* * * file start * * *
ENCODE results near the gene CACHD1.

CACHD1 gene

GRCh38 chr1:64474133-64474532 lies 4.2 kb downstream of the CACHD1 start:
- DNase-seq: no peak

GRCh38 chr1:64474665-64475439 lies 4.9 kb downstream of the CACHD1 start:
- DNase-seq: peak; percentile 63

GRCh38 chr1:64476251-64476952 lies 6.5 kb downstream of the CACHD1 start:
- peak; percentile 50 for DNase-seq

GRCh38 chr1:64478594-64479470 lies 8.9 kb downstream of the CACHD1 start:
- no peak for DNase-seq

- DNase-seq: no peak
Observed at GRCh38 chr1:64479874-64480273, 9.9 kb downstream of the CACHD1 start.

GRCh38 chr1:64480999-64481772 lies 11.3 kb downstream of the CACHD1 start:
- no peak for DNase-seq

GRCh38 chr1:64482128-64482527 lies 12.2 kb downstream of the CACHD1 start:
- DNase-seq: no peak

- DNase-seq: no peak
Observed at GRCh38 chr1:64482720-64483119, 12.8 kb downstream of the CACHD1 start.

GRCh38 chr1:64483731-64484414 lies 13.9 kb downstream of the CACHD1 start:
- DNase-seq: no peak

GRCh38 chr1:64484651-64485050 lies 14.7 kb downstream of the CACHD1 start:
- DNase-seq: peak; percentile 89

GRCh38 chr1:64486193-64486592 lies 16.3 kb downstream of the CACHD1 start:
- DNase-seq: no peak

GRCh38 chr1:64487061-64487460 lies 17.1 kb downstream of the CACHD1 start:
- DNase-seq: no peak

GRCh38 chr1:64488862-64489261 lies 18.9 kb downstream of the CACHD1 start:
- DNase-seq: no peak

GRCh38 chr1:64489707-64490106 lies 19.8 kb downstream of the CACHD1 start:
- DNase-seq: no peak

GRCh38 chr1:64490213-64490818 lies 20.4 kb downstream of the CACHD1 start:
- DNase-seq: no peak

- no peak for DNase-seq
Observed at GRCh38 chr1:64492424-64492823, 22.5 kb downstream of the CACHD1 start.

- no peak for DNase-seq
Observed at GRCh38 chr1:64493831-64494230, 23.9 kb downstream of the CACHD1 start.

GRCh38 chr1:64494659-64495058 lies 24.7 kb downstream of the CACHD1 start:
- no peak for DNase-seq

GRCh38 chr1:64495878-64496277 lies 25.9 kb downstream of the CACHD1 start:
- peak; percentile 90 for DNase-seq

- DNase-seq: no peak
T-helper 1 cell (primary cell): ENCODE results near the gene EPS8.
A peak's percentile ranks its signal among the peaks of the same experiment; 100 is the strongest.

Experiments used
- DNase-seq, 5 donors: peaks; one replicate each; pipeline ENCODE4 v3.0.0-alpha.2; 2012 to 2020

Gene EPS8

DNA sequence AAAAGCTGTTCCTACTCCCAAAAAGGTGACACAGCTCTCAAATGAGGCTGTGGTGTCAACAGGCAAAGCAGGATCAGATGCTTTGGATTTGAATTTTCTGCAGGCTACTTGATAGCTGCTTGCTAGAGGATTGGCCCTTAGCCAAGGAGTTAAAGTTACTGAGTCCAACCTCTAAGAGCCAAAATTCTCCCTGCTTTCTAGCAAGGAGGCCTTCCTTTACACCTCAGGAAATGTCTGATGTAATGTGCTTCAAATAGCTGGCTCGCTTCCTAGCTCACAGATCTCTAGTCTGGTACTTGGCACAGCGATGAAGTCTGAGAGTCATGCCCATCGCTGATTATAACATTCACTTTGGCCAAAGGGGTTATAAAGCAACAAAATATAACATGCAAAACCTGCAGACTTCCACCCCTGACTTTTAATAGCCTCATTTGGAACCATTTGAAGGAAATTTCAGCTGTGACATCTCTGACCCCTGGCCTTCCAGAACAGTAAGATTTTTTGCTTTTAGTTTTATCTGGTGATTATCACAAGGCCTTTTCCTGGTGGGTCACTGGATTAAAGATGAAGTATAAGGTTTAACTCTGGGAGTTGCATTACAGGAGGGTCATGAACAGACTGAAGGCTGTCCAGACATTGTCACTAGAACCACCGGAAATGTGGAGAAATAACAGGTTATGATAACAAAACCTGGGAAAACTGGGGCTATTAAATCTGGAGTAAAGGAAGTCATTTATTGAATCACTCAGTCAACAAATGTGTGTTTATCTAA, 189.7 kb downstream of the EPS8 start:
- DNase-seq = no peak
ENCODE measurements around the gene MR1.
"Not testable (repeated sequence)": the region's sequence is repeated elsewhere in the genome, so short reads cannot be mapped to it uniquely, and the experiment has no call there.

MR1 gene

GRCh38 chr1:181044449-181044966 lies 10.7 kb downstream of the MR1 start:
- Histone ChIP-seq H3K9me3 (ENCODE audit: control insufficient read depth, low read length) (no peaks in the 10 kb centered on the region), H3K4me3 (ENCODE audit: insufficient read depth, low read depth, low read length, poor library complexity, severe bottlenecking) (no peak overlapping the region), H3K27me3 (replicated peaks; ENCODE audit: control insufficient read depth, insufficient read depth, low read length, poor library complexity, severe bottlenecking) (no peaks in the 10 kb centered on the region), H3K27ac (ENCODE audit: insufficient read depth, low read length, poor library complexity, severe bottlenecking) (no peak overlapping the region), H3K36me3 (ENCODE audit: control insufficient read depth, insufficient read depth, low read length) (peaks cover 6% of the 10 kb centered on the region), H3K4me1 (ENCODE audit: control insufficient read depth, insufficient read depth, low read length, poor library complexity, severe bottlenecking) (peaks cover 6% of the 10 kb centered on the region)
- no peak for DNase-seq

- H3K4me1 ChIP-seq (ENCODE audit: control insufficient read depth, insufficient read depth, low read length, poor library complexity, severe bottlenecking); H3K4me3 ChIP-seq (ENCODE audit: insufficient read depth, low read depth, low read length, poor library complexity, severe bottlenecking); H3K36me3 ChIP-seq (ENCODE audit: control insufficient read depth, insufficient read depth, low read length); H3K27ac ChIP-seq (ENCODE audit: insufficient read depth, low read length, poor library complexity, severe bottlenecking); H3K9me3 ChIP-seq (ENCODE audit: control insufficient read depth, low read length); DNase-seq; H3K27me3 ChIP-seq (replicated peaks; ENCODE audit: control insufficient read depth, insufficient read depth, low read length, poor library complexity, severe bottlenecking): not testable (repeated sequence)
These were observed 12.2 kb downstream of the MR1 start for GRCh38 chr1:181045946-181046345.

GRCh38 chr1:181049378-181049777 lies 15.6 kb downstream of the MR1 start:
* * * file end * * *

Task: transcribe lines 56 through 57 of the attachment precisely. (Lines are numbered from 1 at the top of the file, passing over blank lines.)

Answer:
These were observed 12.2 kb downstream of the MR1 start for GRCh38 chr1:181045946-181046345.

GRCh38 chr1:181049378-181049777 lies 15.6 kb downstream of the MR1 start: